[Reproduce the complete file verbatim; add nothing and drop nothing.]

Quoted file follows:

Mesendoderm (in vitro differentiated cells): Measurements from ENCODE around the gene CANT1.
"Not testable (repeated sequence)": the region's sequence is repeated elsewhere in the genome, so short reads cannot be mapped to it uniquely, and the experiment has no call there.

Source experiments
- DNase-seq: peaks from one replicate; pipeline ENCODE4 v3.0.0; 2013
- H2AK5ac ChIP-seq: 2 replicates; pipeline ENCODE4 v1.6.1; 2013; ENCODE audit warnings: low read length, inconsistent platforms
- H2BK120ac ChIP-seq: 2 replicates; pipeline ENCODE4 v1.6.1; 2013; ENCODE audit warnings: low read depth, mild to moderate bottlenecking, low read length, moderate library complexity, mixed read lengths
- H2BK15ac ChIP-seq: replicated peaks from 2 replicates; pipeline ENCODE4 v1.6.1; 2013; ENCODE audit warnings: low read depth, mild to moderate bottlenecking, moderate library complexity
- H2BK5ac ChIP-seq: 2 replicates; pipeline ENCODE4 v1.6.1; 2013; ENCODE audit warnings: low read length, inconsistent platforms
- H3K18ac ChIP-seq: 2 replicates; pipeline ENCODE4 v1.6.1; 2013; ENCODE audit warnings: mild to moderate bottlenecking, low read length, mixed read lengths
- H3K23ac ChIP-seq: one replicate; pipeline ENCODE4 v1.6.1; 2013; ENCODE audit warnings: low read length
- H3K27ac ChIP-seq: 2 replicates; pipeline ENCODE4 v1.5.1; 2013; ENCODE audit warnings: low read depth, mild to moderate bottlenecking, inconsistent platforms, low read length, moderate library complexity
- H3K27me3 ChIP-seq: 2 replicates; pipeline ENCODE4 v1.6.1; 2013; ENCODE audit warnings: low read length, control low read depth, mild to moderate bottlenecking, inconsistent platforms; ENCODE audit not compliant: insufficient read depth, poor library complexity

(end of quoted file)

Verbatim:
Mesendoderm (in vitro differentiated cells): Measurements from ENCODE around the gene CANT1.
"Not testable (repeated sequence)": the region's sequence is repeated elsewhere in the genome, so short reads cannot be mapped to it uniquely, and the experiment has no call there.

Source experiments
- DNase-seq: peaks from one replicate; pipeline ENCODE4 v3.0.0; 2013
- H2AK5ac ChIP-seq: 2 replicates; pipeline ENCODE4 v1.6.1; 2013; ENCODE audit warnings: low read length, inconsistent platforms
- H2BK120ac ChIP-seq: 2 replicates; pipeline ENCODE4 v1.6.1; 2013; ENCODE audit warnings: low read depth, mild to moderate bottlenecking, low read length, moderate library complexity, mixed read lengths
- H2BK15ac ChIP-seq: replicated peaks from 2 replicates; pipeline ENCODE4 v1.6.1; 2013; ENCODE audit warnings: low read depth, mild to moderate bottlenecking, moderate library complexity
- H2BK5ac ChIP-seq: 2 replicates; pipeline ENCODE4 v1.6.1; 2013; ENCODE audit warnings: low read length, inconsistent platforms
- H3K18ac ChIP-seq: 2 replicates; pipeline ENCODE4 v1.6.1; 2013; ENCODE audit warnings: mild to moderate bottlenecking, low read length, mixed read lengths
- H3K23ac ChIP-seq: one replicate; pipeline ENCODE4 v1.6.1; 2013; ENCODE audit warnings: low read length
- H3K27ac ChIP-seq: 2 replicates; pipeline ENCODE4 v1.5.1; 2013; ENCODE audit warnings: low read depth, mild to moderate bottlenecking, inconsistent platforms, low read length, moderate library complexity
- H3K27me3 ChIP-seq: 2 replicates; pipeline ENCODE4 v1.6.1; 2013; ENCODE audit warnings: low read length, control low read depth, mild to moderate bottlenecking, inconsistent platforms; ENCODE audit not compliant: insufficient read depth, poor library complexity